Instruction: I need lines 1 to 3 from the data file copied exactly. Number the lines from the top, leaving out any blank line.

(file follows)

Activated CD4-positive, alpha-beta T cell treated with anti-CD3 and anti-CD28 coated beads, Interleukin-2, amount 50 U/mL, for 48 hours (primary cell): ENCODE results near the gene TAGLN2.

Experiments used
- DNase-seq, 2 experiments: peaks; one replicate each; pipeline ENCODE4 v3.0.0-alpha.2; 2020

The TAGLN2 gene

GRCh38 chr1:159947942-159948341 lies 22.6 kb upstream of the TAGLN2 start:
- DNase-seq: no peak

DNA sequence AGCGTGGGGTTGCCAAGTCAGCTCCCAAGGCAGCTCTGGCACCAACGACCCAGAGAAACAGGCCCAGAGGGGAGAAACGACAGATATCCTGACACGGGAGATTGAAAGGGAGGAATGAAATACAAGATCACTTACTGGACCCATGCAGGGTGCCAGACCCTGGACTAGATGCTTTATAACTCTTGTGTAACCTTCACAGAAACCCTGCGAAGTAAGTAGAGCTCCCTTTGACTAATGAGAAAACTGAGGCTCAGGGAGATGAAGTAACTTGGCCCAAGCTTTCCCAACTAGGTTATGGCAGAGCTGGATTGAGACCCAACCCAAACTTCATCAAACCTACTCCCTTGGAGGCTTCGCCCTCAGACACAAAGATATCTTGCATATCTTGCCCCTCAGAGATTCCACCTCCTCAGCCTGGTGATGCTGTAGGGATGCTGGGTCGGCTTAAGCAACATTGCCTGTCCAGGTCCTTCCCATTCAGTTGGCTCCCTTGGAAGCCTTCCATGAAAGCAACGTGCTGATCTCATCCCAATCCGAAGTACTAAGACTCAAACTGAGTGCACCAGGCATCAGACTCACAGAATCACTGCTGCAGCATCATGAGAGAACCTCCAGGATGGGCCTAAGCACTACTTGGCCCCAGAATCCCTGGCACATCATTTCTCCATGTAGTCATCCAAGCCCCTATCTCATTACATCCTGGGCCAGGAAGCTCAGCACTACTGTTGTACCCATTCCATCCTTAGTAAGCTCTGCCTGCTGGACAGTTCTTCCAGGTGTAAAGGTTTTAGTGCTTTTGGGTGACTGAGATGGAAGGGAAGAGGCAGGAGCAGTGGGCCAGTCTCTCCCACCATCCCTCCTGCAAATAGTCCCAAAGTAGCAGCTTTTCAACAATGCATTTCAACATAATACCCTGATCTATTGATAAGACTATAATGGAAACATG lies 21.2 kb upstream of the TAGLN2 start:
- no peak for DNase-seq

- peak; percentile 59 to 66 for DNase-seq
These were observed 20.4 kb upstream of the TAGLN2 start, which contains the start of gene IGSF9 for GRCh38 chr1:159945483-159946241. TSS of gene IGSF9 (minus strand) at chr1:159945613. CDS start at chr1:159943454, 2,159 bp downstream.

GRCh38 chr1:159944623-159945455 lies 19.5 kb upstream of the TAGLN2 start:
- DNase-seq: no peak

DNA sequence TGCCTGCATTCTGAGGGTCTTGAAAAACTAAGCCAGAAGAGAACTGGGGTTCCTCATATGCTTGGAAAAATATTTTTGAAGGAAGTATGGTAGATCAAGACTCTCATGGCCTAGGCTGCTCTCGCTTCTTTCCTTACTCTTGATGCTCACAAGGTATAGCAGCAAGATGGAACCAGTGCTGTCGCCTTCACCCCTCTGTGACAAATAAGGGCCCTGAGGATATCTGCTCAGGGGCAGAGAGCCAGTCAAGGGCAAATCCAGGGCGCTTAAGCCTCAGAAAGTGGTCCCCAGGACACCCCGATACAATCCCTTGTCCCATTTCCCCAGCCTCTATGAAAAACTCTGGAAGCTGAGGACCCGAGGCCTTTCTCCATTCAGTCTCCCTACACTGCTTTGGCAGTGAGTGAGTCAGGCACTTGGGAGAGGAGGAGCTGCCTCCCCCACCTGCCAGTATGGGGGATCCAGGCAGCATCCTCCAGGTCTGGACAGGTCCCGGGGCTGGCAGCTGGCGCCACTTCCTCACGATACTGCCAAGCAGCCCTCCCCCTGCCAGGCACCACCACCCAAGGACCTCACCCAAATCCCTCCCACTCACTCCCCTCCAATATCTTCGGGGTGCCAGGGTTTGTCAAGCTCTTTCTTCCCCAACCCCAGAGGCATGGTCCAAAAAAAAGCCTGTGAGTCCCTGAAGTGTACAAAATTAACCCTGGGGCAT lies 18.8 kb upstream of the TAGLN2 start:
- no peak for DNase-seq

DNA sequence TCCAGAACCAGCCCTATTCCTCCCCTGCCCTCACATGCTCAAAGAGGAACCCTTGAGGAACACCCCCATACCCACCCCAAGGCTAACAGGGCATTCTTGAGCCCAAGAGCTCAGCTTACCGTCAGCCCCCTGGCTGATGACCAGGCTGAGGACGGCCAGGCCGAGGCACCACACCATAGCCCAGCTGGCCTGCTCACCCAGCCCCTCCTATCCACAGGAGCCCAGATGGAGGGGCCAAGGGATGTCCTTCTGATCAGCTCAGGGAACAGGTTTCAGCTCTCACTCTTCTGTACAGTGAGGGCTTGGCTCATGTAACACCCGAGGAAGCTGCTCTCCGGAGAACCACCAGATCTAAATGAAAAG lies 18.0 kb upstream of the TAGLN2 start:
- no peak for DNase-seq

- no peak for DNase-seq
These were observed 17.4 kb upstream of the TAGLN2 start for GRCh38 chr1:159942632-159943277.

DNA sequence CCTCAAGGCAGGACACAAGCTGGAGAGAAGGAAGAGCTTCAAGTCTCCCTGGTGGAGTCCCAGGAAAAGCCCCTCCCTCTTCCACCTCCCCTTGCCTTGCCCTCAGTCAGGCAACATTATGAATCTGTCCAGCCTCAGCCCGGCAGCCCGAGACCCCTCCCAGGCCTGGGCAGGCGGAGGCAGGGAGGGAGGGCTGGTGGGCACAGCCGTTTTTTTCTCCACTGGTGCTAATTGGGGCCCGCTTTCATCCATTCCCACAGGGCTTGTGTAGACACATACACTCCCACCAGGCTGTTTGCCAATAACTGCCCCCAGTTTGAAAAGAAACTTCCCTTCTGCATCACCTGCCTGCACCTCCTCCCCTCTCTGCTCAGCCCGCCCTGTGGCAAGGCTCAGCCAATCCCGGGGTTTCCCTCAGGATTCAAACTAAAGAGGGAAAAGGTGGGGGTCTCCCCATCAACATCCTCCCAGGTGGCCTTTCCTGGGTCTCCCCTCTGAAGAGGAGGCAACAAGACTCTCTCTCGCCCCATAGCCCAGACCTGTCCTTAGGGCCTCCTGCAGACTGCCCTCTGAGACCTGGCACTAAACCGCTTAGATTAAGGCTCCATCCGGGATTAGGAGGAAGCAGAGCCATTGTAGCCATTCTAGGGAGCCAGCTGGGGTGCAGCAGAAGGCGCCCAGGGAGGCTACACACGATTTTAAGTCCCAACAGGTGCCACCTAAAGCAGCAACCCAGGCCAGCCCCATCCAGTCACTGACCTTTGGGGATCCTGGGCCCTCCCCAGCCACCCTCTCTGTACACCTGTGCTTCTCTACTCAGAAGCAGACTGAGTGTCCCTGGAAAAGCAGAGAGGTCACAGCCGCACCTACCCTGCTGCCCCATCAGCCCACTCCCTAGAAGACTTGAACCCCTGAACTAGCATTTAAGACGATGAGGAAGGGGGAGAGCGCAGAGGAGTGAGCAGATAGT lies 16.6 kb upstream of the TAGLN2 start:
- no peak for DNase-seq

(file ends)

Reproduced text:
Activated CD4-positive, alpha-beta T cell treated with anti-CD3 and anti-CD28 coated beads, Interleukin-2, amount 50 U/mL, for 48 hours (primary cell): ENCODE results near the gene TAGLN2.

Experiments used
- DNase-seq, 2 experiments: peaks; one replicate each; pipeline ENCODE4 v3.0.0-alpha.2; 2020